Falmouth University

Degree level: Undergraduate

Computing for Games with Professional Practice

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Course summary

Gain the skills to pursue a career in software development, in the games industry and beyond. Study game development through the lens of computer science on this Computing for Games degree. Building upon industry-standard software, you’ll implement new tools to extend what’s possible with existing engines and program games that push technical boundaries. Working in multidisciplinary teams, you’ll be the one to develop real-time interactive systems, fine-tune the source code and its technical characteristics and devise solutions to problems. You'll be studying at the No. 1 university for game design in England according to the Princeton Review, 2023. You will: Study key computing principles and related mathematical concepts, learning how to apply these to your own technical work Get under the hood of video game engines like Unity and Unreal, learning a range of programming languages like C#, Python and C++ Engage with the latest technologies, including procedural content generation, to develop broadly transferable skills Blend creativity and science while developing teamwork and communication skills that are highly desired in the industry Gain an ‘optimisation mindset’ by learning to work within platform constraints Make games with artists, animators, composers, designers, writers and other programmers, developing teamwork and communication skills Study on a course accredited by The Chartered Institute for IT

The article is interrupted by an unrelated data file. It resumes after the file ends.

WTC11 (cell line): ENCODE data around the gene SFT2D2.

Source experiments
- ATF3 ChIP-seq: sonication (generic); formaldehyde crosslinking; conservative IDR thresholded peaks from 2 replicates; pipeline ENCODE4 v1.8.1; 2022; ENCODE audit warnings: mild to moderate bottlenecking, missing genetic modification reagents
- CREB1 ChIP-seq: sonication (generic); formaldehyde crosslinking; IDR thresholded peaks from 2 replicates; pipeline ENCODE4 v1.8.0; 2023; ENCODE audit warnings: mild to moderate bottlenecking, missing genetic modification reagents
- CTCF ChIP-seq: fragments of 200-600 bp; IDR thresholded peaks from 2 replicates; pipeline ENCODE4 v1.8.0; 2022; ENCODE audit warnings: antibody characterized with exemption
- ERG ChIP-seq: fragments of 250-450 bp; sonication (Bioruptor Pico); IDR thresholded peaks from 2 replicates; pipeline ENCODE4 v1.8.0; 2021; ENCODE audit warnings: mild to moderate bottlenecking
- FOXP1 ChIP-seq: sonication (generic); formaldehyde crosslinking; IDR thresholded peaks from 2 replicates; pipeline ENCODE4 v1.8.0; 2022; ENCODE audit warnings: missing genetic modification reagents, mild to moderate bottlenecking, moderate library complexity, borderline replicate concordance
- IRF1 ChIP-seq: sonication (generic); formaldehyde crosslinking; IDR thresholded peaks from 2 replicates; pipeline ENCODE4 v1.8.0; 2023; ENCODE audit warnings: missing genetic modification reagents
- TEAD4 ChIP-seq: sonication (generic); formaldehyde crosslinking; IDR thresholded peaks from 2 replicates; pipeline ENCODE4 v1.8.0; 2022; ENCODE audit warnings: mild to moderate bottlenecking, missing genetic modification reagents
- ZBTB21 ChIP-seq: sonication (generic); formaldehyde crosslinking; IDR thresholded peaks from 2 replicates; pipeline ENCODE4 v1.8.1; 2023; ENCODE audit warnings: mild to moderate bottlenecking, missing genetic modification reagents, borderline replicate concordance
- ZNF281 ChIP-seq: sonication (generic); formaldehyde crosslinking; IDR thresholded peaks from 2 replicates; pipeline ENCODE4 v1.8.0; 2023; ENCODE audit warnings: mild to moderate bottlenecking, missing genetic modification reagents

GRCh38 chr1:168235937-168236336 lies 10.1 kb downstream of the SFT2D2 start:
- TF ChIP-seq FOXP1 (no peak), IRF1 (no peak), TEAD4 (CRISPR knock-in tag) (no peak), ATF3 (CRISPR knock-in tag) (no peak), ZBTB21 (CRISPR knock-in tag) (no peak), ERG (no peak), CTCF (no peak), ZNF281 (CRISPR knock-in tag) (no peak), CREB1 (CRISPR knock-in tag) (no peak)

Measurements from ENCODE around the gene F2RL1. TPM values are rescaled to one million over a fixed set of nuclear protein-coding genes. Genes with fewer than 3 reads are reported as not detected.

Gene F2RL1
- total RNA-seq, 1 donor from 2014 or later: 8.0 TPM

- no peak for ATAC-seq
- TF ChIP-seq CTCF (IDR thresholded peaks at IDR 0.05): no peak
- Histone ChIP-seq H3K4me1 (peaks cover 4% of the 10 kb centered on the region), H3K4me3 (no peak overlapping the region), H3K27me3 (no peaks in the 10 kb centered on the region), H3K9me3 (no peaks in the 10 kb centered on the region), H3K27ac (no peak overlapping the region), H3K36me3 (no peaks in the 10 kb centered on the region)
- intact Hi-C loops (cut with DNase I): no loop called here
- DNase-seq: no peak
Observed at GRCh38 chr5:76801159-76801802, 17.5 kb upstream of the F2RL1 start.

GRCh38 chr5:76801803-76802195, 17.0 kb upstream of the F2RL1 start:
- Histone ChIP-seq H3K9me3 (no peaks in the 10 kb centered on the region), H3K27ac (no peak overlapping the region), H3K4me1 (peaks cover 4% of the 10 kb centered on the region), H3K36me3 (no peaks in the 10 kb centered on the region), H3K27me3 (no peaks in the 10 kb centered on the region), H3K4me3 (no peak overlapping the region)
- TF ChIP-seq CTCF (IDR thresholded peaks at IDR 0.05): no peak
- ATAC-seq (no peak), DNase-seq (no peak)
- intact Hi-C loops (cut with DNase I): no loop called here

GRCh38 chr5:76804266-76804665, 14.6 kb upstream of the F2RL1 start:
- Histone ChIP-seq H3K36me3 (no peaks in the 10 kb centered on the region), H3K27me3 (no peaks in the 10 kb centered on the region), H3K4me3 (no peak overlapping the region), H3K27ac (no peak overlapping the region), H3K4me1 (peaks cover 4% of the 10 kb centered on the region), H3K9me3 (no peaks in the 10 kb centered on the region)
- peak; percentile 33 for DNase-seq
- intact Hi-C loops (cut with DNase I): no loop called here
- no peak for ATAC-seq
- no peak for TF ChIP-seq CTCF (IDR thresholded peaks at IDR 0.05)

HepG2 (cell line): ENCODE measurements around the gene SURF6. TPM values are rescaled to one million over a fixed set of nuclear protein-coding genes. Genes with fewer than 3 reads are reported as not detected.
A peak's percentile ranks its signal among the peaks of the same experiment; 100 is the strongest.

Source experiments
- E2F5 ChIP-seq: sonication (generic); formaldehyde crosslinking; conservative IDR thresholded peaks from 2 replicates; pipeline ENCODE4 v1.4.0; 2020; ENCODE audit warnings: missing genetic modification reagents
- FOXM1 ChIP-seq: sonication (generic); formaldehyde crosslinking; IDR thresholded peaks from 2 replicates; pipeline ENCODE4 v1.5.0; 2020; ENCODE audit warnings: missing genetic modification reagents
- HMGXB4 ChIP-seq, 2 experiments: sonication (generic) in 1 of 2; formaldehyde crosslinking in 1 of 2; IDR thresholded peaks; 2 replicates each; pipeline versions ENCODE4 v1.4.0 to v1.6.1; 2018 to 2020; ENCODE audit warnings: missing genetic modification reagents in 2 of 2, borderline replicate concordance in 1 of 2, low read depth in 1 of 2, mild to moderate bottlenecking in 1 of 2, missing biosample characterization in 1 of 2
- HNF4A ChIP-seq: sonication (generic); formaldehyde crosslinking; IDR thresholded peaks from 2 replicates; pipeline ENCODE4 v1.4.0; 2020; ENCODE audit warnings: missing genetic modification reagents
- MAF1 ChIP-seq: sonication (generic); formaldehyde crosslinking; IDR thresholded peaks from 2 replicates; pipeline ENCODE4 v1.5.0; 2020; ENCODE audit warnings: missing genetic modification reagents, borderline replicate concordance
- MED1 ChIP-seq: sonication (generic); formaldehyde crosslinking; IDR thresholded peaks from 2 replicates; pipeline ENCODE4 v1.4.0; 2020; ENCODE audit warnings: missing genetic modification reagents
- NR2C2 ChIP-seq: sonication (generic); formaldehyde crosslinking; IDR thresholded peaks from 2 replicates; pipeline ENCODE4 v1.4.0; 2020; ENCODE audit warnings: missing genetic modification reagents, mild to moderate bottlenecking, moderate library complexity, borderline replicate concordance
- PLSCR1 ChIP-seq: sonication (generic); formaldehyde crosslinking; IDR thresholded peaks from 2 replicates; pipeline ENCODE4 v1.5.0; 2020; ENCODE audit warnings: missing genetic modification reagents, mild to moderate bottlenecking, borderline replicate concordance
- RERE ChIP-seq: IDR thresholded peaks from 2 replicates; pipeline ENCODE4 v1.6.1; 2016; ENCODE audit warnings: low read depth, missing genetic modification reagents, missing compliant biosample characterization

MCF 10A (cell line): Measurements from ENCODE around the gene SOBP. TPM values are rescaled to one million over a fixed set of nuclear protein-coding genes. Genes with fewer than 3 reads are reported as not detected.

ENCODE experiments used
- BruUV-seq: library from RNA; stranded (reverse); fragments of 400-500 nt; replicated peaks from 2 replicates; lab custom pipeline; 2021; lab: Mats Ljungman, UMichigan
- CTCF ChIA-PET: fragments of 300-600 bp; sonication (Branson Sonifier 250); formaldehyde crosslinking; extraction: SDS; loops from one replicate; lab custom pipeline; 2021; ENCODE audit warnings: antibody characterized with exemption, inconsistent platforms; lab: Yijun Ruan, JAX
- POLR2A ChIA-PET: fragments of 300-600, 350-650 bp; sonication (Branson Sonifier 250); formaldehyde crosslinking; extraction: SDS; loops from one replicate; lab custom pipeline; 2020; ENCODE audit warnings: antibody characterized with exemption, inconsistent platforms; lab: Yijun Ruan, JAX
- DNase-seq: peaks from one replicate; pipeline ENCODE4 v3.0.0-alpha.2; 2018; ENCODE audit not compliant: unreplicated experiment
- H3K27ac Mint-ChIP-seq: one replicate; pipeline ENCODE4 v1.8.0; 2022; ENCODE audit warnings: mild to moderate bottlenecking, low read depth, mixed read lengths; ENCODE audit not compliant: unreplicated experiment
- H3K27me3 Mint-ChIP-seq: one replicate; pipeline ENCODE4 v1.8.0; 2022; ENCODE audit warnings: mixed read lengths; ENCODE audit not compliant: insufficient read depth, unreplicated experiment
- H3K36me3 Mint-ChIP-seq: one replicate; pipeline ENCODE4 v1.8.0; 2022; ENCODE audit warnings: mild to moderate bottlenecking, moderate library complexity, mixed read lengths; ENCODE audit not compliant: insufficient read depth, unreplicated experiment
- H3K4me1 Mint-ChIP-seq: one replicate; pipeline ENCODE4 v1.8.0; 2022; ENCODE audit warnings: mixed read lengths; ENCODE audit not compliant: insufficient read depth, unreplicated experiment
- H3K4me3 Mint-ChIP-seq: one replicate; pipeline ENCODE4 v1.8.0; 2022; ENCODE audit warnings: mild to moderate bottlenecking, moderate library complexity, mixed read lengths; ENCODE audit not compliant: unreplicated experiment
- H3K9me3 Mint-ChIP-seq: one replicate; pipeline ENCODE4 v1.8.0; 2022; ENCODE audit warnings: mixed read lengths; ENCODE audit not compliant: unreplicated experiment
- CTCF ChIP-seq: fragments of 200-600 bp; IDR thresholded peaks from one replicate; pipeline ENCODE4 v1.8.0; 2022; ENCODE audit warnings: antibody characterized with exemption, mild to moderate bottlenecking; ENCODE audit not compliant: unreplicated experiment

You'll concentrate on programming in multiple languages, including C++, as well as software engineering, project management and technology. By studying industry-level software development methods, and focusing on collaboration, creativity and enterprise, you'll equip yourself to make and sell original games. Year One: Beginning with an introduction to programming, you’ll learn the basics of computing using Python. We’ll support complete beginners as we go through the standards for collaborative software development, helping you apply what you’ve learned to a small team-based exercise. You’ll then embark on your first multi-disciplinary game development project alongside artists, animators, composers, designers, and writers. This project gives you a practical understanding of game engineering processes and game engine architecture - typically using either C++ in Unreal 4, or C# in Unity. Throughout the year, you'll work individual creative computing projects into your games. These projects typically involve procedural content generation and physical computing, reflecting our research strengths. Modules Principles of Computing Digital Creativity Development Foundations Data Fundamentals Individual Programming Project Multidisciplinary Teamwork Year Two: You’ll focus on developing your specialism in computing for games and collaborate with students from across the Games Academy to design and build a product. You’ll explore key principles in computational mathematics, as well as delving into more complicated game development concepts in advanced game programming and artificial intelligence. Modules Advanced Game Programming Computational Mathematics World Building: Pre-production World Building: Production Collaboration Year Three: You’ll be responsible for finding your own placement, with support from the RealWORKS employability team. Choosing this option will enhance your industry experience and skills while studying. How you’ll study during your placement year You’ll spend time working in a professional context, as part of a business or organisation. This can be in one role, or up to three, and must be for a minimum of 24 weeks. You’ll develop in-demand workplace skills, deepen your insight into industry and grow your network of contacts, all of which could help you get ahead in your career after graduation. Throughout this year, you’ll develop a portfolio of work that includes critical self-reflection on what has been learned from the experience. You’ll be required to evidence your experiences, the skills you’ve learned and your professional growth. Year Four: In your final year, you’ll develop greater intellectual freedom and further your specialism in computing for games. You’ll then harness these skills to conduct your own individual research and development project under the supervision of a subject-matter specialist. This will provide you with the space to realise a substantial computing artefact of your own and apply scientific research methods to find cutting-edge insights into a topic of your choice. Complementing this is a major collaboration, in which you’ll work in multi-skilled teams to produce an innovative digital product or service based on your own intellectual property. Modules Graphics & Simulation Research & Development: Proposal Future Skills Research & Development: Dissertation Major Collaboration The modules above are those being studied by our students, or proposed new ones. Programme structures and modules can change as part of our curriculum enhancement and review processes. If a certain module is important to you, please discuss it with the Course Leader.